IRS examiners typically prepare for business audits by researching the specific industries and issues that relate to the taxpayer’s return. In carrying out this research, many auditors use “Audit Techniques Guides,” or ATGs. Some ATGs are concerned with issues that are frequently encountered during audits, including executive compensation, capitalization of tangible property, and passive activity losses—but others specifically address a particular industry or type of business, such as architecture, veterinary medicine, construction, or art galleries.
These guides are publicly available through the IRS website—and because they’re publicly accessible, your business can use them to gain an understanding of how the IRS will judge your business in terms of tax law and regulatory compliance.
How ATGs are used
Before they meet with taxpayers and their advisors, an auditor will first do certain research to understand the specific industries or issues at play, how income is received, the accounting methods commonly used, and any areas where there may be issues of compliance for the taxpayer. Since each return may involve issues, business practices, or terminology that is unique to a particular industry, IRS auditors must start by examining different types of businesses in addition to individual taxpayers and tax-exempt organizations.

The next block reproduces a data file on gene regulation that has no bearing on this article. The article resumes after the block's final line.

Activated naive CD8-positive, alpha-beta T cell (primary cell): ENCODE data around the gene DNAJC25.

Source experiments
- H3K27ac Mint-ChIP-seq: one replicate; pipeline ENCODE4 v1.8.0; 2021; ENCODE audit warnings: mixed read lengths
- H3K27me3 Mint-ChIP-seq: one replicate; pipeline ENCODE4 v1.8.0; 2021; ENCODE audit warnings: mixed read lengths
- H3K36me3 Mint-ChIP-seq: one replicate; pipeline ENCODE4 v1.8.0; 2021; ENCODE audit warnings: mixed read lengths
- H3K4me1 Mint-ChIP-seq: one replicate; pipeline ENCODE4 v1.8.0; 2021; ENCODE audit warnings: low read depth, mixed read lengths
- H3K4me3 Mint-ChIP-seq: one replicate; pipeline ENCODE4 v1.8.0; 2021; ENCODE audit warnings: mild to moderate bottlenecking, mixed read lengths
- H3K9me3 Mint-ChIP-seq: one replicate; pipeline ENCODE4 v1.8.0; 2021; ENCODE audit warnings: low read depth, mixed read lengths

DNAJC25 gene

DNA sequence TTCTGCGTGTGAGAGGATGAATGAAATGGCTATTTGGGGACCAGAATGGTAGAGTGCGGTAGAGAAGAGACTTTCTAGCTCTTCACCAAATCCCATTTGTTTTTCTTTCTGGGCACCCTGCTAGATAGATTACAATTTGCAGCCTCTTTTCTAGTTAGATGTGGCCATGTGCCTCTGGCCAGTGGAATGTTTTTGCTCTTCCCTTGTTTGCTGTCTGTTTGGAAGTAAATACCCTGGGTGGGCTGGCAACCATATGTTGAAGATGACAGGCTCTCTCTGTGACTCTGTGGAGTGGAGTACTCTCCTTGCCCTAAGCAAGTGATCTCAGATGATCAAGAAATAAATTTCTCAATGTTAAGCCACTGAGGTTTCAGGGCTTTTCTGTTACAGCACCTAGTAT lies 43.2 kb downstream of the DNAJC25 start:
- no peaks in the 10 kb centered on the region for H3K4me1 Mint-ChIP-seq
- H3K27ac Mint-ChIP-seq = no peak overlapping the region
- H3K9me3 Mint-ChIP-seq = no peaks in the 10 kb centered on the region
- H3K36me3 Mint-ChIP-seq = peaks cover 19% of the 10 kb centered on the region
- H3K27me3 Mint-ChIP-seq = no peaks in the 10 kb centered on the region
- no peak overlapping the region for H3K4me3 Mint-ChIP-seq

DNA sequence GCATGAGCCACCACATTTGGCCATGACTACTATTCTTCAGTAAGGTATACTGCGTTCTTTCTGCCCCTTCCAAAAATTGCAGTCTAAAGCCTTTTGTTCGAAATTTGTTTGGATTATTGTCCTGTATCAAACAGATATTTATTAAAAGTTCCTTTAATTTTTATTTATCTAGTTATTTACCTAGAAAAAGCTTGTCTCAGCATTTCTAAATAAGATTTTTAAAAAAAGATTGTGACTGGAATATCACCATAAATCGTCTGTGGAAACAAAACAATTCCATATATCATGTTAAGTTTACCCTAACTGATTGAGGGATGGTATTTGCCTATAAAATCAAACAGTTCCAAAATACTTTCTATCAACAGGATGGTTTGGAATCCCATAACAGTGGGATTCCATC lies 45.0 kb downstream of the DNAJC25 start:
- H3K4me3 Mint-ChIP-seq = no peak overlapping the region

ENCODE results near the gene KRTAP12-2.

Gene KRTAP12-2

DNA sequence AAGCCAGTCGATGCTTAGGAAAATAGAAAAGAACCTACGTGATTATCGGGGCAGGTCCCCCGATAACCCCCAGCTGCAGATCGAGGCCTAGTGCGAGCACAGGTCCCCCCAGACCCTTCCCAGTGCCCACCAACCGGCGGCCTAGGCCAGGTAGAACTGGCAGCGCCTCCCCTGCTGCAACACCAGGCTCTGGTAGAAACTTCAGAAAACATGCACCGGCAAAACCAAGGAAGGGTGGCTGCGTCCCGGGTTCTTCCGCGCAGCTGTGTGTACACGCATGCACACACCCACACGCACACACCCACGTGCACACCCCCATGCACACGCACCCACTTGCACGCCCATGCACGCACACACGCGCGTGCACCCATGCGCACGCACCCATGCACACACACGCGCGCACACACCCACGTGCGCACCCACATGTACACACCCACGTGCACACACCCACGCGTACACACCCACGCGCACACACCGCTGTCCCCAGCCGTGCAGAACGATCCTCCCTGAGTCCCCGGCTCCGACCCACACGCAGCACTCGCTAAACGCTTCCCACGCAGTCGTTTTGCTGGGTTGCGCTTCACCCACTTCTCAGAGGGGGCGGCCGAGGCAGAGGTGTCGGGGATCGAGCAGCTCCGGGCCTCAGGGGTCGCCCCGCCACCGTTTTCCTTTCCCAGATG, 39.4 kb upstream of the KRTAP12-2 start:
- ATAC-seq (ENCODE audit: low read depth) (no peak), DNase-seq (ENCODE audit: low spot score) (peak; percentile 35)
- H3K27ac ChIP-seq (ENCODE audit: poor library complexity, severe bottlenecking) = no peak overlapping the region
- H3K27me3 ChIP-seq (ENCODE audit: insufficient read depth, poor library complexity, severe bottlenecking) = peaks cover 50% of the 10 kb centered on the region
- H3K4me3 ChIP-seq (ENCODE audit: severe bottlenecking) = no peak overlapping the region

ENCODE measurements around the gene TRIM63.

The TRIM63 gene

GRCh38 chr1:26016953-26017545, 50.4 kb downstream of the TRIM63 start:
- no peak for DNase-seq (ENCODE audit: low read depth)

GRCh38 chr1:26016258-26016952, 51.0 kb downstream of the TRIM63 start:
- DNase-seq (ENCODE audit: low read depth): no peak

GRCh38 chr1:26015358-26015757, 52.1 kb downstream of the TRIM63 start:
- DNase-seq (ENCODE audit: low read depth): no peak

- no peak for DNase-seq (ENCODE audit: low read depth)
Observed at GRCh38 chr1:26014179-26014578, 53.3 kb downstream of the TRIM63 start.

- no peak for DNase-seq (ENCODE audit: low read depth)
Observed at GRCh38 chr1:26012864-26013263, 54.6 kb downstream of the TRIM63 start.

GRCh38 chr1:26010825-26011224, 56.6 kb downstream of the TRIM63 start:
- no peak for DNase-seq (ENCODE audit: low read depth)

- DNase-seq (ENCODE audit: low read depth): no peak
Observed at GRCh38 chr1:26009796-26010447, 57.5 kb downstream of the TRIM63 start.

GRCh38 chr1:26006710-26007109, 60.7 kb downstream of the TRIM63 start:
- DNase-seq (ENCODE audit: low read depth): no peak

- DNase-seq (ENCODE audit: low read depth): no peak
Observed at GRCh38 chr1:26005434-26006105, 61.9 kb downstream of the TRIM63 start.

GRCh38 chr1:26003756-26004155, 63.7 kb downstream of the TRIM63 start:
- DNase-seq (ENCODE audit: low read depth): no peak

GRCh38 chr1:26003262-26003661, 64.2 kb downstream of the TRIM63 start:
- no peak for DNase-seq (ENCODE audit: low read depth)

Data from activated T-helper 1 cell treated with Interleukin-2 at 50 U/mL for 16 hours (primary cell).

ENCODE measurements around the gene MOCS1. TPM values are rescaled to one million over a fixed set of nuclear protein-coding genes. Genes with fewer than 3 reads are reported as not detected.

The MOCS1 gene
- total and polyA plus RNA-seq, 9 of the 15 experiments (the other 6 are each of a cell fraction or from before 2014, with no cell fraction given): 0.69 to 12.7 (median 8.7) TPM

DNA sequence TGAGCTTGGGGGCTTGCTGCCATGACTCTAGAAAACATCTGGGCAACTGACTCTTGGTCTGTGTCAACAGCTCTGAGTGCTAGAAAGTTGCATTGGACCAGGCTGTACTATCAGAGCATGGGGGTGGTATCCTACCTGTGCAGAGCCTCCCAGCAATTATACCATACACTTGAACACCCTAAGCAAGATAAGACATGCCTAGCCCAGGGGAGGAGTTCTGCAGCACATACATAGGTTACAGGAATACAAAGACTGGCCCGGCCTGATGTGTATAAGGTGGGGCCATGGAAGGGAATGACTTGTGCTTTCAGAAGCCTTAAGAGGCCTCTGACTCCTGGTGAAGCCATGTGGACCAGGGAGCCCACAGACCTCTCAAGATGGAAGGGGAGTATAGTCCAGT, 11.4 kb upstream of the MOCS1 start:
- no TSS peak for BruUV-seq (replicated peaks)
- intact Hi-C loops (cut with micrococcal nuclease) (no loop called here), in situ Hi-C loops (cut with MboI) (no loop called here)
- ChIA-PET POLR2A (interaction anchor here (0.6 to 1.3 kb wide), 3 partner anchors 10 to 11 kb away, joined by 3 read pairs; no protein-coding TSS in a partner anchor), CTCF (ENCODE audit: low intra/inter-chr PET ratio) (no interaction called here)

In the case that reported income or expenses are inconsistent with what’s expected for the industry or there are anomalies within the geographic area the business is located in, using the right ATG may allow auditors to reconcile any discrepancies.
Where to find the latest ATGs
Not every industry has its own ATG, and some guides have been written or updated more recently than others. ATGs that the IRS has added or revised this year include guides for the Retail Industry (March 2021), Construction Industry (April 2021), Nonqualified Deferred Compensation (June 2021), and Real Estate Property Foreclosure and Cancellation of Debt (August 2021).
ATGs are primarily intended to assist IRS examiners in uncovering common methods of inflating deductions or hiding income. However, you can also use them to help ensure that your business isn’t engaging in any activity that might serve as a red flag to auditors. You can find a full list of ATGs here on the IRS website.